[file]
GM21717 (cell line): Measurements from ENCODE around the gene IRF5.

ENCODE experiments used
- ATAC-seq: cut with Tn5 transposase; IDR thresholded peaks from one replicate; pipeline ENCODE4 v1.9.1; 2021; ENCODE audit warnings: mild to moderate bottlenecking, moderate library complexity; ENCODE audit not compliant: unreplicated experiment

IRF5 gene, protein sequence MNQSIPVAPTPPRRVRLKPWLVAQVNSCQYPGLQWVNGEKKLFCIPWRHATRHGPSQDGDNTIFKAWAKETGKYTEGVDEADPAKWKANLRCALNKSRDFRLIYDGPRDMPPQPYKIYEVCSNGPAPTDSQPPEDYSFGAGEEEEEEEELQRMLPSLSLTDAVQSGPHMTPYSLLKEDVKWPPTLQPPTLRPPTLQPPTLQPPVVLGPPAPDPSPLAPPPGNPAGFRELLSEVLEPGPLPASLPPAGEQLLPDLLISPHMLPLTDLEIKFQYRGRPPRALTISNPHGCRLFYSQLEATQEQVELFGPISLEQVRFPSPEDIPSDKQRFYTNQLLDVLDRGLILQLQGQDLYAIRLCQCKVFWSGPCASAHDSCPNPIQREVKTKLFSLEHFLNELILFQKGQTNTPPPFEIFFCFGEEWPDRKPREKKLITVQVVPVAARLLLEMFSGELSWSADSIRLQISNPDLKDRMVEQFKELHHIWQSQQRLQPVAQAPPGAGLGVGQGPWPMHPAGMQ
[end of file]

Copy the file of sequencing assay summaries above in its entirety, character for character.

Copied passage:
GM21717 (cell line): Measurements from ENCODE around the gene IRF5.

ENCODE experiments used
- ATAC-seq: cut with Tn5 transposase; IDR thresholded peaks from one replicate; pipeline ENCODE4 v1.9.1; 2021; ENCODE audit warnings: mild to moderate bottlenecking, moderate library complexity; ENCODE audit not compliant: unreplicated experiment

IRF5 gene, protein sequence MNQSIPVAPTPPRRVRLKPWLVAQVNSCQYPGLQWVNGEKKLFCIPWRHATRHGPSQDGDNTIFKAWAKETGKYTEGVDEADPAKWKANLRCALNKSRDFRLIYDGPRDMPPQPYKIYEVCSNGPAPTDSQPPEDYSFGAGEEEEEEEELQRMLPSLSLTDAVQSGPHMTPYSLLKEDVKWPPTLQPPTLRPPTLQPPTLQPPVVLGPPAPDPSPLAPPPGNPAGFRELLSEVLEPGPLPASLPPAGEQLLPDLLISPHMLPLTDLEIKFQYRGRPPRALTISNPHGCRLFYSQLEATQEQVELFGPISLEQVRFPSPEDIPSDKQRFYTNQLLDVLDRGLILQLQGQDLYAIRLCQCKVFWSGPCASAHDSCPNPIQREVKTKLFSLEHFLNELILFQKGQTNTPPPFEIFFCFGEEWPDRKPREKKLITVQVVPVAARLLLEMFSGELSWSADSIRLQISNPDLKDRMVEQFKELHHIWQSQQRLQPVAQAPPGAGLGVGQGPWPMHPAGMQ